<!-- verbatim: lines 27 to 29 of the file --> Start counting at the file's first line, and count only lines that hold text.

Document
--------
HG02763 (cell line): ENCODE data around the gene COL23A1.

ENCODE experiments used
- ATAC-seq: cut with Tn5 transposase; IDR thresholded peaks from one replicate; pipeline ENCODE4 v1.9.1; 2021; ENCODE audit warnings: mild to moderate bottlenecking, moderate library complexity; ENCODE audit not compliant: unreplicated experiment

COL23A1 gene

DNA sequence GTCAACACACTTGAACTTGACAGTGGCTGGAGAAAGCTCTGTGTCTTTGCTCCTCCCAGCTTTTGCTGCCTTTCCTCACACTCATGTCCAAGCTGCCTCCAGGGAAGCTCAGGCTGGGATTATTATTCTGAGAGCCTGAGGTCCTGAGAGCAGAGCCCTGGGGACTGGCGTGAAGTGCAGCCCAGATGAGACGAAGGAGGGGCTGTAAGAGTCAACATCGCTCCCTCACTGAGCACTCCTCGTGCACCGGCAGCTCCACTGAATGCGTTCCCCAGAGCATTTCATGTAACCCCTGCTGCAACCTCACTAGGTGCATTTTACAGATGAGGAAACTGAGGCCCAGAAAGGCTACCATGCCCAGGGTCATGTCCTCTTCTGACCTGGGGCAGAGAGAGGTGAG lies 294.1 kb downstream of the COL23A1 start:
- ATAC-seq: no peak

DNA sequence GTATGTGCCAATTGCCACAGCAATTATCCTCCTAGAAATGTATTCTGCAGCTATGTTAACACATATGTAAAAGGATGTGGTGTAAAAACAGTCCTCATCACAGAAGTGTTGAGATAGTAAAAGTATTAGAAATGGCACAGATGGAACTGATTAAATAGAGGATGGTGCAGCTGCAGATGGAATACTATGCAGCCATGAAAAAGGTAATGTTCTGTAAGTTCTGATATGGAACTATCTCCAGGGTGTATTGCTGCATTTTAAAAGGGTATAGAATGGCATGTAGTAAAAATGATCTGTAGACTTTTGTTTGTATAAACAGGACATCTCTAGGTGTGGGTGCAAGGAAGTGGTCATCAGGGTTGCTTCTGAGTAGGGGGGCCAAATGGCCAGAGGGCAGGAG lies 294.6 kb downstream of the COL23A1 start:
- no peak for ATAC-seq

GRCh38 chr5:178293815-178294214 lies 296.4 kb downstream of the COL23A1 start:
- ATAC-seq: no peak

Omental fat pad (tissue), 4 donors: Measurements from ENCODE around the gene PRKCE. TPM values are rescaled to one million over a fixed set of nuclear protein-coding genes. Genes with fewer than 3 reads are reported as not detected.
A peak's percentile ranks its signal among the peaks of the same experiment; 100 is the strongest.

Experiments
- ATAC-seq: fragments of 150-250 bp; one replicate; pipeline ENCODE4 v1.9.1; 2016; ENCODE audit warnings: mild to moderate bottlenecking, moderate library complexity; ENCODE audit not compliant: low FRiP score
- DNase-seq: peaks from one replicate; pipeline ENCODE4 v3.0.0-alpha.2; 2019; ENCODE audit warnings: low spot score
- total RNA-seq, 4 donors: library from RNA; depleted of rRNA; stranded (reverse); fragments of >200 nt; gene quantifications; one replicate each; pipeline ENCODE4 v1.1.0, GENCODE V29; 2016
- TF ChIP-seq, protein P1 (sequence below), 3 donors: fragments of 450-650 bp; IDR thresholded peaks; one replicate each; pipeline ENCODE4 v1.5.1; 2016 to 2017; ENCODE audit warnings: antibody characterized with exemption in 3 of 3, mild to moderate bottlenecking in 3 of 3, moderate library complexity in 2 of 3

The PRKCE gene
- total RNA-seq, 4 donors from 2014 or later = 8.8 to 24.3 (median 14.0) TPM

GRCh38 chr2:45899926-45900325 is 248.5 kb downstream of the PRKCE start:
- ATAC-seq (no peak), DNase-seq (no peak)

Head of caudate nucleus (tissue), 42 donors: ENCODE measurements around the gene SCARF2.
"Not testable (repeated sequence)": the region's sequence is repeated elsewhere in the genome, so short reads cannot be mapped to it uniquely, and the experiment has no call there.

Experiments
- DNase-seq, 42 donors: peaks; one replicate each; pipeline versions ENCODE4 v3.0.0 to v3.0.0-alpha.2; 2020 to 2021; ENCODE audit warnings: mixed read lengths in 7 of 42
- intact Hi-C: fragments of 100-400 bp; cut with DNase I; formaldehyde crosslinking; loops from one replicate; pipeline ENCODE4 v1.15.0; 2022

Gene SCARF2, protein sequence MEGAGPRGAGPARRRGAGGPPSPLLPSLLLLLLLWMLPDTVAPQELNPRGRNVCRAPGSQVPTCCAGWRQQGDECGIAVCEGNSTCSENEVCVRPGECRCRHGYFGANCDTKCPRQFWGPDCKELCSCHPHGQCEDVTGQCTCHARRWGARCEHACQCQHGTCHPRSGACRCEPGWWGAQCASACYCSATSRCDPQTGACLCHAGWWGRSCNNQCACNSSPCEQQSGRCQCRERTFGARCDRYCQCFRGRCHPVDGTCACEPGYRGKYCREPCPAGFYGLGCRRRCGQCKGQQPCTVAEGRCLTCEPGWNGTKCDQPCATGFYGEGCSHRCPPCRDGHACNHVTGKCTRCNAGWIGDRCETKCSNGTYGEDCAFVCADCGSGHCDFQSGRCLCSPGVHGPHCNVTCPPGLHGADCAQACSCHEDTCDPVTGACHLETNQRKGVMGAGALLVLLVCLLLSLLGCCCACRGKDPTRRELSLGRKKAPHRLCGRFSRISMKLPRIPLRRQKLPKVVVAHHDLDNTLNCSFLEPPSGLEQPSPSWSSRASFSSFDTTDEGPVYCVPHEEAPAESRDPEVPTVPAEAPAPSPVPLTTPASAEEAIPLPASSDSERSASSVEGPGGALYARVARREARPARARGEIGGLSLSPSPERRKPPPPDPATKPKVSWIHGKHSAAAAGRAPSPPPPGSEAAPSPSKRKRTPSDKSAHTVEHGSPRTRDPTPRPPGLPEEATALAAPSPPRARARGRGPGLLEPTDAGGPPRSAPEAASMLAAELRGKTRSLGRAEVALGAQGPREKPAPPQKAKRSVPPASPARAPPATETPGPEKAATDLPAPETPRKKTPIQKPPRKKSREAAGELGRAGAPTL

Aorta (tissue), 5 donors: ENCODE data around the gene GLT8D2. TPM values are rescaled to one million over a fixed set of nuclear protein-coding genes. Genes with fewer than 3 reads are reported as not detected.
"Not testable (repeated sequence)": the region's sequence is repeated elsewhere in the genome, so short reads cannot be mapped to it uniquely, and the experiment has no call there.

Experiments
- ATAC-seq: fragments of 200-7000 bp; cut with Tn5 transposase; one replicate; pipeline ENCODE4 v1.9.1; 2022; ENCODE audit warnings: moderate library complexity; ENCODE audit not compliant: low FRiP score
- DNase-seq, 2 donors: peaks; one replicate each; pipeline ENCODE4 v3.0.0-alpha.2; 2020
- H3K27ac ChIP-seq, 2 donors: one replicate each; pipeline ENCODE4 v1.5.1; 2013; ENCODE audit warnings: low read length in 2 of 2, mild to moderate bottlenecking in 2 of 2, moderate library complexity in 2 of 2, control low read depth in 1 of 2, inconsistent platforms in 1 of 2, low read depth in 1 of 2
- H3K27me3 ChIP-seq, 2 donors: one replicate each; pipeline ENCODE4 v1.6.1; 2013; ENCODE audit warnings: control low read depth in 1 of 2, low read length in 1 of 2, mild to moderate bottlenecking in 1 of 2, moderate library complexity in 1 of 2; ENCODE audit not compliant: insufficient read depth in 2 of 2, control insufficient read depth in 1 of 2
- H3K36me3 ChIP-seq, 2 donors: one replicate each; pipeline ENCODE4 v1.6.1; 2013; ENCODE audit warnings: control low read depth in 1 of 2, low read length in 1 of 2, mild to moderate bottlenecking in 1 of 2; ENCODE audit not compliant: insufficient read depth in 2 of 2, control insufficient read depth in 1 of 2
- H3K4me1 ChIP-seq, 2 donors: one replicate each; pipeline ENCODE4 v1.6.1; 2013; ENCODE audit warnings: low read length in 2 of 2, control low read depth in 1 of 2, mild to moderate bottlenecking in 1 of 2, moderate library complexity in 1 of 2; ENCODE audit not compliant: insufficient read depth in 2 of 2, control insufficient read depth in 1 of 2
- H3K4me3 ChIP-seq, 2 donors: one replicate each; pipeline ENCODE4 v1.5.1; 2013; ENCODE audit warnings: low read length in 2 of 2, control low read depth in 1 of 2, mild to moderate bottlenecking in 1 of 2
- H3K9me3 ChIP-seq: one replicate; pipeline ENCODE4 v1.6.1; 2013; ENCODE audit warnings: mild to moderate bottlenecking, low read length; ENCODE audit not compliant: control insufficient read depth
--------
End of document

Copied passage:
Gene SCARF2, protein sequence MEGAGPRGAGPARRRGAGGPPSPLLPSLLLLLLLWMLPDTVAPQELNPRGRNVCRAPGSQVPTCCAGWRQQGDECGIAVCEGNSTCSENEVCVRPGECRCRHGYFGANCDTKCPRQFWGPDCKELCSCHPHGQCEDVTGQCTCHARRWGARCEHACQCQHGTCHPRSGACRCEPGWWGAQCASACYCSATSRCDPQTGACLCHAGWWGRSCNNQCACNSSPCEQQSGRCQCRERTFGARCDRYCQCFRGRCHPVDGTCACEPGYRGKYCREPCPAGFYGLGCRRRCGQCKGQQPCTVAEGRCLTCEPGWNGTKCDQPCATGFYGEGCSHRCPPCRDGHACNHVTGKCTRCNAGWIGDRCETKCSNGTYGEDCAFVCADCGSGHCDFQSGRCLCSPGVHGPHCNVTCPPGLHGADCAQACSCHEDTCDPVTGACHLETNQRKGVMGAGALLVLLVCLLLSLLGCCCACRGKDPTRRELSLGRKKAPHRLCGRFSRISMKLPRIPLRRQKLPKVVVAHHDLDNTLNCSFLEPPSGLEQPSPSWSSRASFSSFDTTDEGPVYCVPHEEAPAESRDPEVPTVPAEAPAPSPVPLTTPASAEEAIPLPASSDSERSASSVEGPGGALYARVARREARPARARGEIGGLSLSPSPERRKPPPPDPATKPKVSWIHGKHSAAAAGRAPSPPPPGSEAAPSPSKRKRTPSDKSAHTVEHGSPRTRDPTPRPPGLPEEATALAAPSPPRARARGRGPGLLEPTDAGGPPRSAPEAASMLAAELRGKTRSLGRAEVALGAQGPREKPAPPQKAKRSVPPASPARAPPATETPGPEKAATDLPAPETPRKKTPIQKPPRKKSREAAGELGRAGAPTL

Aorta (tissue), 5 donors: ENCODE data around the gene GLT8D2. TPM values are rescaled to one million over a fixed set of nuclear protein-coding genes. Genes with fewer than 3 reads are reported as not detected.
"Not testable (repeated sequence)": the region's sequence is repeated elsewhere in the genome, so short reads cannot be mapped to it uniquely, and the experiment has no call there.